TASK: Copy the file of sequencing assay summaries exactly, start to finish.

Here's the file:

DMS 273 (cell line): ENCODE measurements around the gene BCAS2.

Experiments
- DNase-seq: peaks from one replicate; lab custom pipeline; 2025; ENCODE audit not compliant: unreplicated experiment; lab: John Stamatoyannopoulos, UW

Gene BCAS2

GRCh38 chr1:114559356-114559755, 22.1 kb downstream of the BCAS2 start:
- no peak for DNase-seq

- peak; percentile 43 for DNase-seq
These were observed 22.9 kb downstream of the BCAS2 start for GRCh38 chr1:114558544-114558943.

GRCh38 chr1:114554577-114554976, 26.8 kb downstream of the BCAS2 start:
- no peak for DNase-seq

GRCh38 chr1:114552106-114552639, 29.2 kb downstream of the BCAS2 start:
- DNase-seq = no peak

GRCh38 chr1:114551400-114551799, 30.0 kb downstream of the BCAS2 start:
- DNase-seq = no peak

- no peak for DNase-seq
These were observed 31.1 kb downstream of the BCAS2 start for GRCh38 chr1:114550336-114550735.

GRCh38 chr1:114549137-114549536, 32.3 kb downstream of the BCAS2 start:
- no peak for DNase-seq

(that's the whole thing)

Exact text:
DMS 273 (cell line): ENCODE measurements around the gene BCAS2.

Experiments
- DNase-seq: peaks from one replicate; lab custom pipeline; 2025; ENCODE audit not compliant: unreplicated experiment; lab: John Stamatoyannopoulos, UW

Gene BCAS2

GRCh38 chr1:114559356-114559755, 22.1 kb downstream of the BCAS2 start:
- no peak for DNase-seq

- peak; percentile 43 for DNase-seq
These were observed 22.9 kb downstream of the BCAS2 start for GRCh38 chr1:114558544-114558943.

GRCh38 chr1:114554577-114554976, 26.8 kb downstream of the BCAS2 start:
- no peak for DNase-seq

GRCh38 chr1:114552106-114552639, 29.2 kb downstream of the BCAS2 start:
- DNase-seq = no peak

GRCh38 chr1:114551400-114551799, 30.0 kb downstream of the BCAS2 start:
- DNase-seq = no peak

- no peak for DNase-seq
These were observed 31.1 kb downstream of the BCAS2 start for GRCh38 chr1:114550336-114550735.

GRCh38 chr1:114549137-114549536, 32.3 kb downstream of the BCAS2 start:
- no peak for DNase-seq